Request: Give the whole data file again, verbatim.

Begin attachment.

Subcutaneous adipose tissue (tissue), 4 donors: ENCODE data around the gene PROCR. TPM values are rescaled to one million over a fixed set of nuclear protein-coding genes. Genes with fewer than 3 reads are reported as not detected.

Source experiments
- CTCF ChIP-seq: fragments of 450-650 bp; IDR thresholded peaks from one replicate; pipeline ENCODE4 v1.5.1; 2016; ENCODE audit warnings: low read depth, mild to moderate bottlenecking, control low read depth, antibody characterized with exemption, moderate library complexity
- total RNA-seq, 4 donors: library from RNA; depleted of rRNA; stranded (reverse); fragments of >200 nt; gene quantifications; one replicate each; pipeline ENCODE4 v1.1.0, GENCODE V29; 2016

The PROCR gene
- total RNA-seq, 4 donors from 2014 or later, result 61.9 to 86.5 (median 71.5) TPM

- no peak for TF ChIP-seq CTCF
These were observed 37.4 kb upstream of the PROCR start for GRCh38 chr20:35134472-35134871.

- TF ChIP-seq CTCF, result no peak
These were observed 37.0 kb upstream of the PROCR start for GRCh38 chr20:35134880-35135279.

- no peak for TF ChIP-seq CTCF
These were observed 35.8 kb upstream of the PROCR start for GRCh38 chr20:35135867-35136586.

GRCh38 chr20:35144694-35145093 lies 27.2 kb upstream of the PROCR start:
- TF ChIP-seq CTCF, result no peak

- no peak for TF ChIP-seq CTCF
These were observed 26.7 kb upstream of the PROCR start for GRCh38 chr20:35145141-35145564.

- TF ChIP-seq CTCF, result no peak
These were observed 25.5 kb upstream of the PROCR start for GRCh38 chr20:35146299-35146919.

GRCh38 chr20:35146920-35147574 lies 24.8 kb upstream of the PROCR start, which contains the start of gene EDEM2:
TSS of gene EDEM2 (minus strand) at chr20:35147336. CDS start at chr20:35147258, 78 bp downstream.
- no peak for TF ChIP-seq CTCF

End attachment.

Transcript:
Subcutaneous adipose tissue (tissue), 4 donors: ENCODE data around the gene PROCR. TPM values are rescaled to one million over a fixed set of nuclear protein-coding genes. Genes with fewer than 3 reads are reported as not detected.

Source experiments
- CTCF ChIP-seq: fragments of 450-650 bp; IDR thresholded peaks from one replicate; pipeline ENCODE4 v1.5.1; 2016; ENCODE audit warnings: low read depth, mild to moderate bottlenecking, control low read depth, antibody characterized with exemption, moderate library complexity
- total RNA-seq, 4 donors: library from RNA; depleted of rRNA; stranded (reverse); fragments of >200 nt; gene quantifications; one replicate each; pipeline ENCODE4 v1.1.0, GENCODE V29; 2016

The PROCR gene
- total RNA-seq, 4 donors from 2014 or later, result 61.9 to 86.5 (median 71.5) TPM

- no peak for TF ChIP-seq CTCF
These were observed 37.4 kb upstream of the PROCR start for GRCh38 chr20:35134472-35134871.

- TF ChIP-seq CTCF, result no peak
These were observed 37.0 kb upstream of the PROCR start for GRCh38 chr20:35134880-35135279.

- no peak for TF ChIP-seq CTCF
These were observed 35.8 kb upstream of the PROCR start for GRCh38 chr20:35135867-35136586.

GRCh38 chr20:35144694-35145093 lies 27.2 kb upstream of the PROCR start:
- TF ChIP-seq CTCF, result no peak

- no peak for TF ChIP-seq CTCF
These were observed 26.7 kb upstream of the PROCR start for GRCh38 chr20:35145141-35145564.

- TF ChIP-seq CTCF, result no peak
These were observed 25.5 kb upstream of the PROCR start for GRCh38 chr20:35146299-35146919.

GRCh38 chr20:35146920-35147574 lies 24.8 kb upstream of the PROCR start, which contains the start of gene EDEM2:
TSS of gene EDEM2 (minus strand) at chr20:35147336. CDS start at chr20:35147258, 78 bp downstream.
- no peak for TF ChIP-seq CTCF